SR-22 in New Jersey | The bank rate

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If you’ve been told you need an SR-22 in New Jersey, you might think you need to buy SR-22 insurance. However, an SR-22 is not a type of insurance policy. Rather, it’s a form that proves that you carry at least the state’s minimum auto insurance limits. SR-22s are generally required for high risk drivers after a serious offense like a DUI.

Many states besides New Jersey also use SR-22s to verify insurance compliance, but some states have their own versions, such as the FR-44 or SR-19. Understanding how these forms work, why you need them, how to get one, and what to expect from your auto insurance can help you prepare if you need an SR-22 filing.

What is “SR-22 insurance?” “

An SR-22 is a form submitted by your auto insurance company to the New Jersey Motor Vehicle Commission (MVC) that proves that you are properly insured. Drivers are often ordered to submit an SR-22 after a serious traffic violation or after a series of repeated violations. If you cancel your policy, your insurer will also notify the MVC, which could result in your license being suspended.

To file an SR-22, you must have an auto insurance policy that meets or exceeds the New Jersey state minimum limits. New Jersey only offers two minimum coverage options, the basic policy and the standard policy. The minimum coverage types and limits are as follows for each type of policy:

Basic policy:

  • Up to $ 10,000 in optional liability for accidental bodily injury
  • $ 5,000 civil liability for accidental property damage
  • $ 15,000 Injury Protection (PIP)

Standard policy

  • Civil liability of $ 15,000 per person
  • Civil liability of $ 30,000 per accident
  • $ 5,000 civil liability for accidental property damage
  • $ 15,000 Injury Protection (PIP)
  • $ 15,000 of uninsured bodily injuries by a motorist per person
  • $ 30,000 in uninsured bodily injuries by a motorist per accident
  • $ 15,000 in bodily injury caused by an underinsured motorist per person
  • $ 30,000 in bodily injury caused by an underinsured motorist by accident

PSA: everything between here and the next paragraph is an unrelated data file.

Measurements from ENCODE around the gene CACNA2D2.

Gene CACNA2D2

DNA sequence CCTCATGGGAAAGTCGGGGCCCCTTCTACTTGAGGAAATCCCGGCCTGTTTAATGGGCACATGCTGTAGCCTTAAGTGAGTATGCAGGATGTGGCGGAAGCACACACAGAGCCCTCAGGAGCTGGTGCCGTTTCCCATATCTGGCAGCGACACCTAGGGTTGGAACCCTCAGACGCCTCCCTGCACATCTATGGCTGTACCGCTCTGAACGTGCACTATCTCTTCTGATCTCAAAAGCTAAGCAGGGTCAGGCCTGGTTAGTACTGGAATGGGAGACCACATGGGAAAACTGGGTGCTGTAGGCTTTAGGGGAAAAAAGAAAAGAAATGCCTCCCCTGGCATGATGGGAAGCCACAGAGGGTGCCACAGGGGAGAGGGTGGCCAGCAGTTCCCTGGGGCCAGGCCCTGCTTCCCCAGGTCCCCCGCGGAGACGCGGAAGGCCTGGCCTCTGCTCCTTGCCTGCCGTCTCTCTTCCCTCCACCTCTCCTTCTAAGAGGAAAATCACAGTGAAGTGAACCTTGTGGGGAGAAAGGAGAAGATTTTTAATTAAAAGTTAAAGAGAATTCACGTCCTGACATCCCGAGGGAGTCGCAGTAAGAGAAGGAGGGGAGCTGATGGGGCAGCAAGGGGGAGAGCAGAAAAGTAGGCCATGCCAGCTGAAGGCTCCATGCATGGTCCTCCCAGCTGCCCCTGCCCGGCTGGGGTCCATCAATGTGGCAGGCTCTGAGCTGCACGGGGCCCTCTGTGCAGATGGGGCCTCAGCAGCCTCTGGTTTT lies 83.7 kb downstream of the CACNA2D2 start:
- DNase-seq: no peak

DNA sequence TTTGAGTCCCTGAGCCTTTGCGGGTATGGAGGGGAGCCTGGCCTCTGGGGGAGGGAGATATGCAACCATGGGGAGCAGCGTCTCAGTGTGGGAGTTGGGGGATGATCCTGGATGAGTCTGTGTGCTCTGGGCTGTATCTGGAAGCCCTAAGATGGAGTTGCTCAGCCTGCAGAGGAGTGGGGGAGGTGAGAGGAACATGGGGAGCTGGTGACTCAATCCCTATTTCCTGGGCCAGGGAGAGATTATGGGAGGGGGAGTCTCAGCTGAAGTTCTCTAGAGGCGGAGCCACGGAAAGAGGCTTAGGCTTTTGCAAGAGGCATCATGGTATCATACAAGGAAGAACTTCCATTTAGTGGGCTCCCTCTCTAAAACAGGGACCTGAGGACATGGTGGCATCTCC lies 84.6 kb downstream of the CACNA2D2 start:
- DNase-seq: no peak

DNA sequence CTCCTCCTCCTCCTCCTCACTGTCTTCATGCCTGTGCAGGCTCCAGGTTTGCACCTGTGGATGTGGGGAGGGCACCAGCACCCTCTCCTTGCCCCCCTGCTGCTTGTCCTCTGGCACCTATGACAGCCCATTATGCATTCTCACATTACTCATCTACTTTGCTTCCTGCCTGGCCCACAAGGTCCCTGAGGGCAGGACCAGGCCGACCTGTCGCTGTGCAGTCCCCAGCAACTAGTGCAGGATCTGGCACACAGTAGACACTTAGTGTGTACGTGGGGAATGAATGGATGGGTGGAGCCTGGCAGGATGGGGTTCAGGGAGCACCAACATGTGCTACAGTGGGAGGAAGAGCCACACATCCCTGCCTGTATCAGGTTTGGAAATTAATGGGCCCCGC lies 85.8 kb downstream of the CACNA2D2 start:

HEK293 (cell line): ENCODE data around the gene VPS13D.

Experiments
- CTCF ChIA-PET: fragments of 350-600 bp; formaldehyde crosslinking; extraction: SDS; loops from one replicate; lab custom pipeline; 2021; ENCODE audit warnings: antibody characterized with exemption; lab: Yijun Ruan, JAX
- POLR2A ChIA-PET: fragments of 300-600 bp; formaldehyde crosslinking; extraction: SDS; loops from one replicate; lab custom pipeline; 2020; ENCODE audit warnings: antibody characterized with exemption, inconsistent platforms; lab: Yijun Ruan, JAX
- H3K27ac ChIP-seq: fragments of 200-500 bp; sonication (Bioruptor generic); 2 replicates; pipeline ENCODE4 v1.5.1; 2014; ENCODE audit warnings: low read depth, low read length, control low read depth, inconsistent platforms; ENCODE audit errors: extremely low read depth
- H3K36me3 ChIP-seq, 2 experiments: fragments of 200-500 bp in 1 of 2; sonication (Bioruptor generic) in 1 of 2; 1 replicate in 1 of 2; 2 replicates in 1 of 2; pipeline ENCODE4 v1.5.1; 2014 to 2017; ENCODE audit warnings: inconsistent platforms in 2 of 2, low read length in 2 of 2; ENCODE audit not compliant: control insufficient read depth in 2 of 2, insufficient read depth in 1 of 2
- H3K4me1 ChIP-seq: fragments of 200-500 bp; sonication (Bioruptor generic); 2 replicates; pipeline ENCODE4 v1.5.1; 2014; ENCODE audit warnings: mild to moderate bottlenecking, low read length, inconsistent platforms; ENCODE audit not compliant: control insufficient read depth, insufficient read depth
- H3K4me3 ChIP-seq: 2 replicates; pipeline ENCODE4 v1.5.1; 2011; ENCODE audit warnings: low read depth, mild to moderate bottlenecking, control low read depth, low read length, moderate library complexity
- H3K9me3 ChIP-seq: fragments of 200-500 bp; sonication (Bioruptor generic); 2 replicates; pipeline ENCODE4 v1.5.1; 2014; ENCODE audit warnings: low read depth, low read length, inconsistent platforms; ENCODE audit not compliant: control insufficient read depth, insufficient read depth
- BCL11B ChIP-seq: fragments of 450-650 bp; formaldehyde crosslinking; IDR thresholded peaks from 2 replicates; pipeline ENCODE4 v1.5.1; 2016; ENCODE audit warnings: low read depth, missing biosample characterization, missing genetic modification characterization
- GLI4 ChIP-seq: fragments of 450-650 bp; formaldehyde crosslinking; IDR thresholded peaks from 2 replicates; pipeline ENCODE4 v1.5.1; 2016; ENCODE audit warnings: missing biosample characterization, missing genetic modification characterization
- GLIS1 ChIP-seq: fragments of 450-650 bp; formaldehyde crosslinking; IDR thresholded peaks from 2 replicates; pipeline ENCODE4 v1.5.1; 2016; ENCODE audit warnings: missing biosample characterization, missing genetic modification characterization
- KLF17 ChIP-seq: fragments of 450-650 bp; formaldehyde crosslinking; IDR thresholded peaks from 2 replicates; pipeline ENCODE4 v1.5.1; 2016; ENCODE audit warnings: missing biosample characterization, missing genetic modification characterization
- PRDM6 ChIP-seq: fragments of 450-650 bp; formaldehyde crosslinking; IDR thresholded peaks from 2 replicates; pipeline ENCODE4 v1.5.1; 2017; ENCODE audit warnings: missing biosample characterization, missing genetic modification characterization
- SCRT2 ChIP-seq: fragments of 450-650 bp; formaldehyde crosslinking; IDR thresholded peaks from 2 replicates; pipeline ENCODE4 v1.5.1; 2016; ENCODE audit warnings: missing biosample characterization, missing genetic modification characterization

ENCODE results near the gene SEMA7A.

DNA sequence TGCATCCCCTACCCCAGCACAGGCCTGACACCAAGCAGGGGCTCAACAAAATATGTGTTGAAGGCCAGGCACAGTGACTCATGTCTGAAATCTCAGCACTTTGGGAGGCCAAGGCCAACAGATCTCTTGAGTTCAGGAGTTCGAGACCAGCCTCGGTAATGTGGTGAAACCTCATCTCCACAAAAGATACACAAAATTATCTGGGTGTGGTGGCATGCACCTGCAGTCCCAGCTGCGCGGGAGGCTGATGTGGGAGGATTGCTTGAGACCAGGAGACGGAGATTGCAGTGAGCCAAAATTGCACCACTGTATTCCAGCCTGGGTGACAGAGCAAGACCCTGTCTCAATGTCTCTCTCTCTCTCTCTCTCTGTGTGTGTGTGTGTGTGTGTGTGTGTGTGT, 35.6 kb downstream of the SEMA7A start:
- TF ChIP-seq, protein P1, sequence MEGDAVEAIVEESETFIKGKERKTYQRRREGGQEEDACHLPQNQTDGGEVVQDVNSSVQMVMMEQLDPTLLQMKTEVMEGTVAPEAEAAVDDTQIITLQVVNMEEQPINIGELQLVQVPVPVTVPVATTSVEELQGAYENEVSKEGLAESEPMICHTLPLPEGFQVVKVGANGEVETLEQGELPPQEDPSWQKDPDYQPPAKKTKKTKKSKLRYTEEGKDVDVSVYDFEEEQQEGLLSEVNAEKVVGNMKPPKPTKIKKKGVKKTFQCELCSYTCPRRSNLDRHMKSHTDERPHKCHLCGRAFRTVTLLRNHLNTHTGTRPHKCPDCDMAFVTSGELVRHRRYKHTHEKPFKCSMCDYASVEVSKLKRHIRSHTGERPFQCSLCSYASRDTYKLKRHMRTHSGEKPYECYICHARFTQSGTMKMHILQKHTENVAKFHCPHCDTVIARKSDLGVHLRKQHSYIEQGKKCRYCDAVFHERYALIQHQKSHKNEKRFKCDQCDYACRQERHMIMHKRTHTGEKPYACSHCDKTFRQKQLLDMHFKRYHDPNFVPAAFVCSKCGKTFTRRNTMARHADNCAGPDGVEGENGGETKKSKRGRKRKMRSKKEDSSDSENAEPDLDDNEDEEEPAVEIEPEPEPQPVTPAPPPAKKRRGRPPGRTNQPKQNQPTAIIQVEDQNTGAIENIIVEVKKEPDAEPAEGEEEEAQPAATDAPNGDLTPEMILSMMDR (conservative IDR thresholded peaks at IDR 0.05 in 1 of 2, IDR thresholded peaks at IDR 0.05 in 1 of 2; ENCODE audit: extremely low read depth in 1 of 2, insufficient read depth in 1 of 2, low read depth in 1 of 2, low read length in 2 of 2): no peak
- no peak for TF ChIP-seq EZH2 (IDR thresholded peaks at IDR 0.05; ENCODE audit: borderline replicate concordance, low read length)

To submit an SR-22, you will need to contact your insurer and request that the SR-22 be sent to the MVC. If you are not currently insured, you will need to find a company willing to insure drivers that meet the SR-22 requirements. However, not all New Jersey auto insurance companies will file an SR-22 for you. If your insurance company isn’t set up to insure high-risk drivers, or if you need to find a cheaper auto insurance policy, you may need to shop around and switch companies.

SR-22 New Jersey alternatives

New Jersey and many other states use the SR-22s, but there are variations of insurance verification forms across the country that do essentially the same. Having some knowledge of these types of forms can come in handy if you need to fill out any of these forms in the future.

Form States issued Insurance minimums required
SR-22 Most states (except Delaware, Kentucky, Maryland, Minnesota, New Mexico, New York, North Carolina, Oklahoma, and Pennsylvania) Minimum condition
SR-19 California, texas Coverage for uninsured motorists
SR-21 Florida, Hawaii Minimum condition
SR-22A Georgia, Texas, Missouri Minimum state or higher, prepaid
FR-44 Florida, Virginia Greater than state minimum (up to double)
FR-19 Maryland Minimum condition
SR-50 Indiana Minimum condition
  • SR-19: SR-19 forms are used in California and Texas after accidents with uninsured motorists.